More than half a million people risk permanent hearing damage by working in dangerously noisy conditions, campaigners have warned.
It is feared that changes to the licensing laws that come into force on 25 November, allowing 24-hour opening, will mean staff in bars, clubs and pubs will be exposed to excessive noise for longer periods of time.
RNID, the charity for deaf and hard of hearing people, and the TUC fear extended opening will mean the 568,000 people working in the industry will be exposed to music so loud they could lose or permanently damage their hearing.
RNID, which represents the nine million people, and the TUC are urging employers to protect workers' hearing. Excessive noise in the workplace has already caused half a million people in Britain to suffer deafness or other ear complaints.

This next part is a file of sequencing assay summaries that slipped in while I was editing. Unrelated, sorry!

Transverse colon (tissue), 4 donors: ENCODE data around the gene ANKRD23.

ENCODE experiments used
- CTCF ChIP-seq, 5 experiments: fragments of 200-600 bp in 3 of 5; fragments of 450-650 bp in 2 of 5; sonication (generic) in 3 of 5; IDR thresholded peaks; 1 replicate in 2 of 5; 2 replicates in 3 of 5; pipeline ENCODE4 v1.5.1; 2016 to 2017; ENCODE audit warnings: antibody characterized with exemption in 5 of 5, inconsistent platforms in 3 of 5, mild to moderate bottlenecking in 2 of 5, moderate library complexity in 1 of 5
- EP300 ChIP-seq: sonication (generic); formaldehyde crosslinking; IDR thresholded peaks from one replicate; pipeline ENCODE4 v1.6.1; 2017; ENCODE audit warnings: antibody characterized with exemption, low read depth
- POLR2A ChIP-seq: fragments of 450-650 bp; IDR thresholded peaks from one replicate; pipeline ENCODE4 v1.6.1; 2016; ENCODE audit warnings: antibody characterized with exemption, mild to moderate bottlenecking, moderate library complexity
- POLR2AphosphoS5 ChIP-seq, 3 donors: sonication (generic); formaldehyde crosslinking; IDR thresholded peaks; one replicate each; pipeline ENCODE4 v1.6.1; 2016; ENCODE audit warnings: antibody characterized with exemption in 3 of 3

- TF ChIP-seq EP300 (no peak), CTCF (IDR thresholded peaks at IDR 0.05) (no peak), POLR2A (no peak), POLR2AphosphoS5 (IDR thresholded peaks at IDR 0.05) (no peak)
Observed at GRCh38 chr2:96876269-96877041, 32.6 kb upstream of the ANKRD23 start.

Brian Lamb, from the RNID, said: "Noise-at-work issues are usually associated with industries such as manufacturing and construction. However, with more licensed premises opening longer and playing loud, amplified music, staff working in bars, clubs and pubs might not realise their hearing is being put at high risk. Since noise-induced hearing loss is not immediately obvious, its threat is seldom ... taken seriously."Reuse content